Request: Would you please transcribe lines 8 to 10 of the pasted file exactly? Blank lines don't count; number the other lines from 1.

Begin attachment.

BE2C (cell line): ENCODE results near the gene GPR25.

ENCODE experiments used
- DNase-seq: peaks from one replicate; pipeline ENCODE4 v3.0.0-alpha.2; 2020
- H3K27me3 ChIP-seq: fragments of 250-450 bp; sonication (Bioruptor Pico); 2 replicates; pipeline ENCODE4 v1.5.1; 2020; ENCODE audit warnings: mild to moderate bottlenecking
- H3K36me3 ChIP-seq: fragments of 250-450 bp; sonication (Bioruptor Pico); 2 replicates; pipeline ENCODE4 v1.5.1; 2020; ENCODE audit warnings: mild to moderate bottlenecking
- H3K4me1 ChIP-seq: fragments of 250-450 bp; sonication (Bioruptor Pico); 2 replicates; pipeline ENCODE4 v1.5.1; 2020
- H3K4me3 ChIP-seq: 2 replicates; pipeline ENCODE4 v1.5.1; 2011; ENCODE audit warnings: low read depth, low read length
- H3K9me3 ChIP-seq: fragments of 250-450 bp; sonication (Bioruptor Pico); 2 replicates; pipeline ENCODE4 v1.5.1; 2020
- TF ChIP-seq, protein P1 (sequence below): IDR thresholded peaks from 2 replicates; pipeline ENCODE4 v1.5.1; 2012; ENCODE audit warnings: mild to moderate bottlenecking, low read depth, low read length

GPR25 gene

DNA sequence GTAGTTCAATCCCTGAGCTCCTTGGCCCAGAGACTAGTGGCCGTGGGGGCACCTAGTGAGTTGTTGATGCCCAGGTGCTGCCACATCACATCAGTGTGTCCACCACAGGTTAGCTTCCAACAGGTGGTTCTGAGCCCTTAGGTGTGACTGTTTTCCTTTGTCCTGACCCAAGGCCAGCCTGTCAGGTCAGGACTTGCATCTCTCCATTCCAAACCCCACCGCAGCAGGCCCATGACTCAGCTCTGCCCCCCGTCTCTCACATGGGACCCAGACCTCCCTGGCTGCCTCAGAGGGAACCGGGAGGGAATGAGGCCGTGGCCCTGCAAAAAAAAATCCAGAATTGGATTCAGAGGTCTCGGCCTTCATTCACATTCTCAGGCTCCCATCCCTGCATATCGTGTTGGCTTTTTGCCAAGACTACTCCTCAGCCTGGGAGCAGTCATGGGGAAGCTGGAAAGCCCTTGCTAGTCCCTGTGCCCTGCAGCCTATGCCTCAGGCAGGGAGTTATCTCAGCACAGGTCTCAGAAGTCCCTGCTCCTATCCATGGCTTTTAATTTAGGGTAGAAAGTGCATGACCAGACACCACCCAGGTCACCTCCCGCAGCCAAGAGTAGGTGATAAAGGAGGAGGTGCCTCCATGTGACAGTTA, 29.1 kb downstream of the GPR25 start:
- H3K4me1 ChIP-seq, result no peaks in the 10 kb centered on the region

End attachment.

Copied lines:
- H3K9me3 ChIP-seq: fragments of 250-450 bp; sonication (Bioruptor Pico); 2 replicates; pipeline ENCODE4 v1.5.1; 2020
- TF ChIP-seq, protein P1 (sequence below): IDR thresholded peaks from 2 replicates; pipeline ENCODE4 v1.5.1; 2012; ENCODE audit warnings: mild to moderate bottlenecking, low read depth, low read length

GPR25 gene